16. P.S. Charlie – even if what you said was true (which it isn’t), since when do we base our morality and stances upon fickle polls and the flavor of the day public opinion manipulations by propaganda experts?

    The idea of Judaism is to stand for what is right, even if it is not in style.

  17. Sounds like kfirah to me.
    Against the torah.
    Against daas torah.
    Against the 13 ikrim.
    A disgrace to the human race.

  18. Please, please, someone explain to me why a persons secular opinion regarding a SECULAR manner should be so condemnable. I don’t know if you have realized this or not, but we live in a country that mandates separation of religion and state. That means judaism does not dictate secular law and secular law does not dictate judiasm. Rabbi dolingers opinion is one that is outside of the Jewish realm. Honestly, if you need more explaining or don’t quite understand the meaning of the first ammemdment, email me at my email:

  19. R’ Barry,

    I believe it is unfair to say to the author you were publicly attacked. You were called out, publicly, for taking an inappropriate action. In the process, you attack the author and absolutely refuse to accept critique or criticism, both of which in this case are deserving and valid.

    On the issue of these actions being based on your pre-religious liberal beliefs, you are right and you are wrong. It is true that no one can be in your head to know what your thought process was in doing this. You are also correct in asserting that there are conservative and libertarian ways of justifying your actions, though the assumption would be that it would be a liberal ideology driving your decision to advocate for the cause you did since gay marriage is solely a liberal platform. What you are wrong about is it doesn’t matter since none of these three ideologies are supposed to be informing your decisions on these matters. As a rabbi, only the Jewish understanding is supposed to inform your decision, and clearly it didn’t because your decision to advocate for gay marriage in the Rhode Island assembly is an affront to the mesorah. It is quite clear that whatever ideology drove you to do it, it wasn’t the Torah and it certainly wasn’t Da’at Torah. So it really doesn’t matter what non-Jewish ideology drove you to do this, because all of them are in conflict with the Torah and thus shouldn’t be part of your calculation of whether or not to do this.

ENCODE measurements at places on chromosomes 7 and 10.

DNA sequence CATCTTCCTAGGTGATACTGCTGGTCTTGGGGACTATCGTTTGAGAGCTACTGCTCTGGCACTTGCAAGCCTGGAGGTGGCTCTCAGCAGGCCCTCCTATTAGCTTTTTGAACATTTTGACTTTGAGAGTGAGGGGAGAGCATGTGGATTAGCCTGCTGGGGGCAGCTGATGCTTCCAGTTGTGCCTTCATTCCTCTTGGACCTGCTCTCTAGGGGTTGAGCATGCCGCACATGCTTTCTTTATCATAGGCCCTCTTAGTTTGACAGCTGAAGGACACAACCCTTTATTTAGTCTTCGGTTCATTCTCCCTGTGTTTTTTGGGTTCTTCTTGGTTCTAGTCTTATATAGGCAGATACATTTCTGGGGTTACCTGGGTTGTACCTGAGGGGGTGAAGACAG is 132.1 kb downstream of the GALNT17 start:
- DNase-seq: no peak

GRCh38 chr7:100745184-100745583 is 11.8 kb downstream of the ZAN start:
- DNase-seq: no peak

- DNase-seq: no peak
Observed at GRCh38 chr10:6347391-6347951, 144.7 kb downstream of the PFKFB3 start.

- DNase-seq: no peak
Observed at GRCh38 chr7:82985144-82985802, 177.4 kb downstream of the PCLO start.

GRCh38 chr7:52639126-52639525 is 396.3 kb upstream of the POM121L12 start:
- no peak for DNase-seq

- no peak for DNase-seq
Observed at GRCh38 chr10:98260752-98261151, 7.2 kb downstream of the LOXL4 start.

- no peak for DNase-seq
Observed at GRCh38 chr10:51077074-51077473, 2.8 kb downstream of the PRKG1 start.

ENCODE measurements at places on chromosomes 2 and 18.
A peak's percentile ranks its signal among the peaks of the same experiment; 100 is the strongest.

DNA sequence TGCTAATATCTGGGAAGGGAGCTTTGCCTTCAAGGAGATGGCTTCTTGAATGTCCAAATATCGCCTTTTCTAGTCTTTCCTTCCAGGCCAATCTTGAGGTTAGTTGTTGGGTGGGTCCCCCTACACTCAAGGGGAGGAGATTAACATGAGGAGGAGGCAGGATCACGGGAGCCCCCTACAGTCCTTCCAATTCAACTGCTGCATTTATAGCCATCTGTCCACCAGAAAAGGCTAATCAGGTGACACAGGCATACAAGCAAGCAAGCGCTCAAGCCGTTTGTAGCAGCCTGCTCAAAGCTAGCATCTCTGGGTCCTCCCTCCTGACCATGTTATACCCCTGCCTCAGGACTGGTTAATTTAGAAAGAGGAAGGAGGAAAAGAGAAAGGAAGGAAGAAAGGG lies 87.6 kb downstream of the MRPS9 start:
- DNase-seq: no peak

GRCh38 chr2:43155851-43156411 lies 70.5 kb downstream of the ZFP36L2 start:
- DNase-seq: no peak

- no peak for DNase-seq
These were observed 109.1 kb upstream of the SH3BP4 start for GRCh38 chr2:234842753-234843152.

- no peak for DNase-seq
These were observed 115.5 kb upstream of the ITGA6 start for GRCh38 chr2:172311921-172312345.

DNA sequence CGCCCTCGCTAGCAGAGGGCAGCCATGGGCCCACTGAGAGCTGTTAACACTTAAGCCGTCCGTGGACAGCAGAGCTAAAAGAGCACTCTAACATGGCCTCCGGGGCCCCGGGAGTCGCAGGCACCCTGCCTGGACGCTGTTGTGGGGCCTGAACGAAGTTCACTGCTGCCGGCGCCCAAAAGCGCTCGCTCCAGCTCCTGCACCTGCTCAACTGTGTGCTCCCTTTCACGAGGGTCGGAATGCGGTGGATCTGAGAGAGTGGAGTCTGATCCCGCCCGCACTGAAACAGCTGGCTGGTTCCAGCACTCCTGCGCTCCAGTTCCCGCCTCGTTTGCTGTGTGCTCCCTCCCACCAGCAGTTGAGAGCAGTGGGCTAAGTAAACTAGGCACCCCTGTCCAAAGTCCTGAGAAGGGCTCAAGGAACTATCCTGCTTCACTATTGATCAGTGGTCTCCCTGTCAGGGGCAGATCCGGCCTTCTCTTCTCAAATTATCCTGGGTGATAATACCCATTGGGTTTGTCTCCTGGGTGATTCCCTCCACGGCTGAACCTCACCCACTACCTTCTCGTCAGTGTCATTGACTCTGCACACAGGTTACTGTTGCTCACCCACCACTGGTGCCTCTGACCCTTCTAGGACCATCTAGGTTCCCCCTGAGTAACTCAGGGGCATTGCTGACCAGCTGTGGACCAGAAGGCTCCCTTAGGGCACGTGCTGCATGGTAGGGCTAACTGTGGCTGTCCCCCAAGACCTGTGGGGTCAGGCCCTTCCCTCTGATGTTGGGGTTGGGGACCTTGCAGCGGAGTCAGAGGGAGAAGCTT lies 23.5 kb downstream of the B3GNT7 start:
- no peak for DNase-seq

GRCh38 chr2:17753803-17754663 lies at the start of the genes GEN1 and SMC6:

I understand any public criticism can be perceived as an attack. However, when we take an extreme position or engage in an extreme activity in a public fashion, it is an open invitation for your detractors to denounce you. You can’t get upset if they accept the invitation. As the old adage goes: if you can’t take the heat then stay out of the kitchen.

  20. Thank you Rabbi Fisher! I learned so much about Rabbi Dolinger that has increased my admiration and respect for him as someone who is a true kiddush Hashem!

  21. I nominate Rabbi Barry Dolinger to be made part of the Moetzet Chachmei Haliberalim at Yeshivat Chovevei Torah (YCT). He belongs to be in a place which appreciates extreme liberalism and innovations, while still claiming to be ‘orthodox’. He already belongs to the IRF, the organization of clergy aligned with YCT anyway. Why is he so concerned with being part of the ‘old fashioned’ RCA (I think that cross membership, being part of the RCA and IRF at the same time, is like poseach al shtei haseipim, and out of place)? He belongs in a more ‘progressive’ group!